Common Name: Thyme 

Botanical Name: Thymus vulgaris 

Place of origin: Thyme is originally native to Eurasia and the Mediterranean, but is now grown all over the world.  

Ideal growing conditions: Thyme is another hardy perennial herb, and it loves the heat so for best results, plant it in full sun. It is very drought tolerant and be sure to use dry soil for thyme. Growing it from seeds can be tricky, and you may find it easier to use transplants. Space the plants 1-2 feet apart, and once they are in your garden you will only need to water them if the soil is fully dry.    

Parts of the Plant to use: You should be able to harvest your thyme 3-4 times a summer, and to do so, cut the stems 5 inches from the top and avoid any woody parts of the stem. You can either store fresh thyme in a container in the fridge, or leave it out to dry for two weeks and then store in a jar.  

Benefits/Properties: Thyme is said to boost your immunity and contains vitamins A and C. It can also be used for aromatic and therapeutic purposes, as well as, as a natural cough remedy, to lower blood pressure, and to heal acne scars.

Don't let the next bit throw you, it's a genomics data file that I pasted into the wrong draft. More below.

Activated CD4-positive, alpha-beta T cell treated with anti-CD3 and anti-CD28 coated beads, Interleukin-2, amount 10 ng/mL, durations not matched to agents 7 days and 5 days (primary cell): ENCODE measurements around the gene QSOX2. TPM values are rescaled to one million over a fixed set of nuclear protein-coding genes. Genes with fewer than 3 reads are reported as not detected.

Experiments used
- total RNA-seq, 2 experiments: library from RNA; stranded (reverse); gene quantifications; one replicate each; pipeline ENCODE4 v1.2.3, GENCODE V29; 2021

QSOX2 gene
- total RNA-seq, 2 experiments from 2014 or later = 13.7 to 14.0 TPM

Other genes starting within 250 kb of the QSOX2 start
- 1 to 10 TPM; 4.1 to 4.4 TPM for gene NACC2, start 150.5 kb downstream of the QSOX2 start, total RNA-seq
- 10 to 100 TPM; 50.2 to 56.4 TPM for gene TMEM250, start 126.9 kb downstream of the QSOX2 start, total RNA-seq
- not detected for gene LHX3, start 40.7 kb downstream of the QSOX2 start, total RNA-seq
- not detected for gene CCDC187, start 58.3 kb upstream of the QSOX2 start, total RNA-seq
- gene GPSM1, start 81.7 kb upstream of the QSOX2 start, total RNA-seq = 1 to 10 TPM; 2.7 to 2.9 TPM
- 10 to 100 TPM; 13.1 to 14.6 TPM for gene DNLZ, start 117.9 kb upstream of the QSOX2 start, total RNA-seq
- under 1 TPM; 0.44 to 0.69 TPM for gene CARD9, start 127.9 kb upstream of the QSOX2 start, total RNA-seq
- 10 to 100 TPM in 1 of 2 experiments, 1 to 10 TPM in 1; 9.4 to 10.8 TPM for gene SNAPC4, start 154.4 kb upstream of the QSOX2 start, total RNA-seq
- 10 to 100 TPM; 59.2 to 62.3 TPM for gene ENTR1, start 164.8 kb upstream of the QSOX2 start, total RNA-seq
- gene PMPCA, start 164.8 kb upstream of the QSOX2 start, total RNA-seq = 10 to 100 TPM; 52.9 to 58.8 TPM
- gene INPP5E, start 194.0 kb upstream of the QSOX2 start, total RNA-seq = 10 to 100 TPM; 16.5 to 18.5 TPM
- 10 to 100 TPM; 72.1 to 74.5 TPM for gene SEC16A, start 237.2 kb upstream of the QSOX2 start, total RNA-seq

Suggested Uses: Thyme can be used both medicinally as a tea or tincture, or in the kitchen in many recipes. 

Culinary: One of the easiest ways to use thyme is in salad dressing. My favorite is a Lemon-Thyme Dressing, and I recommend that you follow this simple and easy recipe. 

The following link provides you with 10 different dishes that use thyme. The versatility of this herb allows it to pair well with vegetables, pasta, and meats. Any of these recipes would be great to make for a weeknight dinner. 

Medicinal: The first, and most common medicinal way to use thyme is with thyme tea. To make this, add a handful of fresh thyme to a mug of boiling water and let it steep for 5 mins. A second, and more uncommon way to use thyme is by making a thyme hair spray. This spray can help your hair growth quicker and reduce dandruff. The instructions can be found here: